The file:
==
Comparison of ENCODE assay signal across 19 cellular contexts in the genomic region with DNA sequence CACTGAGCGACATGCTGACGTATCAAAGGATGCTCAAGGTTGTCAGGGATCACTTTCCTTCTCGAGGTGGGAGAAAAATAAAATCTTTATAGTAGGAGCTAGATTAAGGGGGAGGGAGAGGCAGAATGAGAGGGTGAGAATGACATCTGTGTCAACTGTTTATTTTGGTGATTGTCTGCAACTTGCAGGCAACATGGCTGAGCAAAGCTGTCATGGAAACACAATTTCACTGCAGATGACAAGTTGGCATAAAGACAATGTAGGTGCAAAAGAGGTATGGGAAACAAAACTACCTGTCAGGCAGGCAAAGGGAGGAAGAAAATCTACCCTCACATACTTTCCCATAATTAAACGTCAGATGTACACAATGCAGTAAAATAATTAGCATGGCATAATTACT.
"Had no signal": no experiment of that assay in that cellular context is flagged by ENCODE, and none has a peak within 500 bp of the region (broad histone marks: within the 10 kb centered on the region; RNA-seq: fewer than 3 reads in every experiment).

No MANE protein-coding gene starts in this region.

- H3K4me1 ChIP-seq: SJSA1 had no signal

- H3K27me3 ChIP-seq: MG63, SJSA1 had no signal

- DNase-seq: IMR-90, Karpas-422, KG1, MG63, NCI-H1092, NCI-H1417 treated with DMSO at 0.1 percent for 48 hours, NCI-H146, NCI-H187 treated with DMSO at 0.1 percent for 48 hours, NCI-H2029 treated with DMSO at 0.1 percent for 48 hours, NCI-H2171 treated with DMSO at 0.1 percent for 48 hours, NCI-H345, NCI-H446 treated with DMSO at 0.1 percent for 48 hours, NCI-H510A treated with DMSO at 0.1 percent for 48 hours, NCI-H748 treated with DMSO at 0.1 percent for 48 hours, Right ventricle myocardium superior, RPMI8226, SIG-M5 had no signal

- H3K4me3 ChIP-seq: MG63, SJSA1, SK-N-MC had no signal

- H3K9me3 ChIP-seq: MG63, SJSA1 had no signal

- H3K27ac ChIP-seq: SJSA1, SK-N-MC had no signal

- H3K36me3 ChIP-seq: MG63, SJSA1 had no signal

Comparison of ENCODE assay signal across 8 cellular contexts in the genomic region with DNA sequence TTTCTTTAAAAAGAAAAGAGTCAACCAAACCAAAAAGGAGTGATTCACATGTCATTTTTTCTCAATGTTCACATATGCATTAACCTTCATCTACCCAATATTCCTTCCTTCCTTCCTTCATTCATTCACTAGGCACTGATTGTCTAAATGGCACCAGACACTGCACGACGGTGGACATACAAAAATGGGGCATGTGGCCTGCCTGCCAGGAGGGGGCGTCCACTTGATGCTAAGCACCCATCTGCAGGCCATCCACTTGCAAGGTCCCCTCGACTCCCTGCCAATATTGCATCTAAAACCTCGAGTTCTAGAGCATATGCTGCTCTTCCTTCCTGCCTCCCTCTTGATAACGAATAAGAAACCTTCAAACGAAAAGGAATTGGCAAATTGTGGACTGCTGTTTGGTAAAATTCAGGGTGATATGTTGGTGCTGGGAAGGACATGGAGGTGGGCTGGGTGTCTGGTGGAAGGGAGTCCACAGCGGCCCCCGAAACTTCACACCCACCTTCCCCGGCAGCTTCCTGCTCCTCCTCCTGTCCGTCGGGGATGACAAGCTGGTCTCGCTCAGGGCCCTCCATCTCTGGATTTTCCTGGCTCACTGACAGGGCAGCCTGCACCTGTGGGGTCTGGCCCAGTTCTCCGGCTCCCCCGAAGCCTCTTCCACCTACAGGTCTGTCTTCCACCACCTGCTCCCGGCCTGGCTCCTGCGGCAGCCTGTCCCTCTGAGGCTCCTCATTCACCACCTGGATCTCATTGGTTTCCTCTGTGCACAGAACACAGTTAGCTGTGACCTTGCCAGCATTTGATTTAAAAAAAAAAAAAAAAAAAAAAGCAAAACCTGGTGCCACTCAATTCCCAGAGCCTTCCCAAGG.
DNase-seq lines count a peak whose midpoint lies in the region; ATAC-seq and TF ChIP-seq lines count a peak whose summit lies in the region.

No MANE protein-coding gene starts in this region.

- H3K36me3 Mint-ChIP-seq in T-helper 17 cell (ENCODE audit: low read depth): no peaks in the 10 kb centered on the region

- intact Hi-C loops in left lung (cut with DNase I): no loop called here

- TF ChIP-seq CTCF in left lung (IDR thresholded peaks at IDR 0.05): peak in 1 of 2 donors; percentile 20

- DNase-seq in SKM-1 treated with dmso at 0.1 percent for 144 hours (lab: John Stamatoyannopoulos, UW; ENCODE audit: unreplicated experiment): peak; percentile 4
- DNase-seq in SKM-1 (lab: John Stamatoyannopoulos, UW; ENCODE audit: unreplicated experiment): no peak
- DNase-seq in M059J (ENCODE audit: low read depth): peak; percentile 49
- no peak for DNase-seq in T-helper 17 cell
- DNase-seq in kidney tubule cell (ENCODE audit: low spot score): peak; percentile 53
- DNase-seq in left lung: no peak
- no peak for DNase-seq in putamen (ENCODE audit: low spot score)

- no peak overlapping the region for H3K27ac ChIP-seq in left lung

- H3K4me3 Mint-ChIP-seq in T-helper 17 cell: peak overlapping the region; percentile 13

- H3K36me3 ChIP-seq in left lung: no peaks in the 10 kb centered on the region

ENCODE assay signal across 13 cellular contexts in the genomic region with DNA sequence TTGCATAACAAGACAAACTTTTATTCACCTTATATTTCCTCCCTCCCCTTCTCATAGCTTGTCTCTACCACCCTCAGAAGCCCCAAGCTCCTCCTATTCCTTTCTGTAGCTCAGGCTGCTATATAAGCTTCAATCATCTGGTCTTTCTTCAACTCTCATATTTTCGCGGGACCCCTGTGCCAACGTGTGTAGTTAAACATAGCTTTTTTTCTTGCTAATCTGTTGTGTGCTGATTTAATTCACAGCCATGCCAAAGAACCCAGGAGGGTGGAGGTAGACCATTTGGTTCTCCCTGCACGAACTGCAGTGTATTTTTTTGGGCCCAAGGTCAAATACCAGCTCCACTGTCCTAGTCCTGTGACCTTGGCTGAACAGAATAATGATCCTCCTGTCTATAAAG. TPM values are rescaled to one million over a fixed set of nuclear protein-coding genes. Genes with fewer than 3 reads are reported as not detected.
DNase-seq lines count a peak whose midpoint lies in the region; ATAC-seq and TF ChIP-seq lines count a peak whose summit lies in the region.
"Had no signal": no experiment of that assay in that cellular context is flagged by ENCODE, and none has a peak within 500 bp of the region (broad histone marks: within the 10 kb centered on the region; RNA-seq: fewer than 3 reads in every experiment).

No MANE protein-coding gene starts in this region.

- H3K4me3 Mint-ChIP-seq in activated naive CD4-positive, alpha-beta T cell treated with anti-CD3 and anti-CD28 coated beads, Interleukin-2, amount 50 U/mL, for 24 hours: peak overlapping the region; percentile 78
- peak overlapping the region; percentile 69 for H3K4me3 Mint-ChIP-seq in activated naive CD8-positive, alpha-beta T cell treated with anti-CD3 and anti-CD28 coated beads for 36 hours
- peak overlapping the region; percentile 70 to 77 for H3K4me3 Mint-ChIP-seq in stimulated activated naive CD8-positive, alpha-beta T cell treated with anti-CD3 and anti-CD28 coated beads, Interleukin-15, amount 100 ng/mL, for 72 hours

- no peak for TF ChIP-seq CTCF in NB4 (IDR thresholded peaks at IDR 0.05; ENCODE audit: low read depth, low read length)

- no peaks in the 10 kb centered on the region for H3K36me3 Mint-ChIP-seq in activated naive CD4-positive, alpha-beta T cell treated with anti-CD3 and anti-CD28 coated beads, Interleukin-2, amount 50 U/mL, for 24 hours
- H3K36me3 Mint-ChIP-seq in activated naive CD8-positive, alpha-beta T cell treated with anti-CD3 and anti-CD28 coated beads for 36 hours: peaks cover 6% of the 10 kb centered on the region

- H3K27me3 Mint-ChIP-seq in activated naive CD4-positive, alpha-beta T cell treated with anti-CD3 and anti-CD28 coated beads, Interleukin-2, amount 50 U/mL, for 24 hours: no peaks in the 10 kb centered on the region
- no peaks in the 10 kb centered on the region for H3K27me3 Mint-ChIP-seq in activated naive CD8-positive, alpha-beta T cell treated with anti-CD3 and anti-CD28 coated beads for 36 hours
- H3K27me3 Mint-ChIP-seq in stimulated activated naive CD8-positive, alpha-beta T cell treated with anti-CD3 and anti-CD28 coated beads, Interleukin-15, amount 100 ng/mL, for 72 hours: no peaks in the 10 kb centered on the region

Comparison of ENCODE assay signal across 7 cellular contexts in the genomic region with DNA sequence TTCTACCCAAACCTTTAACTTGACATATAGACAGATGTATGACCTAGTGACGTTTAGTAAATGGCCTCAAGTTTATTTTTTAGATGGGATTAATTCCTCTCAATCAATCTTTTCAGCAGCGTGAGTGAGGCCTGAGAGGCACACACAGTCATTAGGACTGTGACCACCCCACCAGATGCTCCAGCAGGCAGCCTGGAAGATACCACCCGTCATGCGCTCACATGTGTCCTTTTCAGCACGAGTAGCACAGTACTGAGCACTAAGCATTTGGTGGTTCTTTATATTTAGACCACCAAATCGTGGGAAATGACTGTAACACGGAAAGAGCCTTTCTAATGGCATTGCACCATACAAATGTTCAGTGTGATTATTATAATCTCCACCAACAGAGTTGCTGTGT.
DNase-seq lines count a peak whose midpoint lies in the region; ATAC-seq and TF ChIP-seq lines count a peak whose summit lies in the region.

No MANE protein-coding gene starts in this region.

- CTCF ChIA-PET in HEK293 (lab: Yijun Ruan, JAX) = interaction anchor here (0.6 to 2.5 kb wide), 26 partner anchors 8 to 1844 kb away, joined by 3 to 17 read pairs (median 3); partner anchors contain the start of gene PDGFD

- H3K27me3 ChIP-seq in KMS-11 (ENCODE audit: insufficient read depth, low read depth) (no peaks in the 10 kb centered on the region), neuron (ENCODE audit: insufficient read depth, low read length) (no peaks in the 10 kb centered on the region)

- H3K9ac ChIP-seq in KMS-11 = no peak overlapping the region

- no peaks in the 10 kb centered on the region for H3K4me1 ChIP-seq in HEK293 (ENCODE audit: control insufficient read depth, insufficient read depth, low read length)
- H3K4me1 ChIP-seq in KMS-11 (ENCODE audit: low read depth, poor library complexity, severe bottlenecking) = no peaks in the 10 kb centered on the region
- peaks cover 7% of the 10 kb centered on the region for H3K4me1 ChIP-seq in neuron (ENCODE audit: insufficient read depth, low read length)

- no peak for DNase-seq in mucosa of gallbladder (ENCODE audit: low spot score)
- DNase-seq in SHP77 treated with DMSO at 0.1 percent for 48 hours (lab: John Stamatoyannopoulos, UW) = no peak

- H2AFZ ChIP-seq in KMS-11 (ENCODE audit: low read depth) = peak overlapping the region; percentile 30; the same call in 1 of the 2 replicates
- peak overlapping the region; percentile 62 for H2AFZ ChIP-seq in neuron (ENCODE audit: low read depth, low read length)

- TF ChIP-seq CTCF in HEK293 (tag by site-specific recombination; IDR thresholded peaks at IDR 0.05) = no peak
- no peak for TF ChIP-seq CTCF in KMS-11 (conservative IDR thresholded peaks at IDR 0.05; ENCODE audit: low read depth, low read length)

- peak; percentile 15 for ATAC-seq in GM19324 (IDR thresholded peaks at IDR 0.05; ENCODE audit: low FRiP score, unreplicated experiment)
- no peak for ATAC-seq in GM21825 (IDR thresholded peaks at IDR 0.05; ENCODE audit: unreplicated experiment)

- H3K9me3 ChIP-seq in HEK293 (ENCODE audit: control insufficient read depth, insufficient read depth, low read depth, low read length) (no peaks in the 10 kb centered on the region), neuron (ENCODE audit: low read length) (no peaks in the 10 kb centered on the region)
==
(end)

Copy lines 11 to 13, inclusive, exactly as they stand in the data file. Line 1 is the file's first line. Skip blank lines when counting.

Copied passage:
Comparison of ENCODE assay signal across 8 cellular contexts in the genomic region with DNA sequence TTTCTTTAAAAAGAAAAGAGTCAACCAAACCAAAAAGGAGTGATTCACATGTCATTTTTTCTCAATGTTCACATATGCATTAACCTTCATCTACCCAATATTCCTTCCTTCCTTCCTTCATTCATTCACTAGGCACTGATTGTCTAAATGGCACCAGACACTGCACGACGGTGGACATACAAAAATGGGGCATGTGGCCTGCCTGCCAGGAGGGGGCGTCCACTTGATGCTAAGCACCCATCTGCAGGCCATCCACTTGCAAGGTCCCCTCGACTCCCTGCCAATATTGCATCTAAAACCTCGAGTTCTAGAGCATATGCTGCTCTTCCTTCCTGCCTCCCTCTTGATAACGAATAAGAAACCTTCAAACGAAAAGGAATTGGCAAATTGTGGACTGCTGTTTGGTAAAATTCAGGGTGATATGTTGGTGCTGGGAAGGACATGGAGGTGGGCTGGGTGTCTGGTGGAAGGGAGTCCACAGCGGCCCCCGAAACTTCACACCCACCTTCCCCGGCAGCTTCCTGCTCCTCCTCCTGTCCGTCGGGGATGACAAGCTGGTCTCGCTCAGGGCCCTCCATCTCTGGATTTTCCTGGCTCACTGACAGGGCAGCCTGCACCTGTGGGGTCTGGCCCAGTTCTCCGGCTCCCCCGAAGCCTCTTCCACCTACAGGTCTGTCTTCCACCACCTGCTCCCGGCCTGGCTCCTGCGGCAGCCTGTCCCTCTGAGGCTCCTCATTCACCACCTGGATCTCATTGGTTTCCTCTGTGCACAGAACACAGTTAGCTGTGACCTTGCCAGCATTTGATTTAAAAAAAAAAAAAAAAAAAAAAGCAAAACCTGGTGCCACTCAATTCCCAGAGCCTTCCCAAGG.
DNase-seq lines count a peak whose midpoint lies in the region; ATAC-seq and TF ChIP-seq lines count a peak whose summit lies in the region.

No MANE protein-coding gene starts in this region.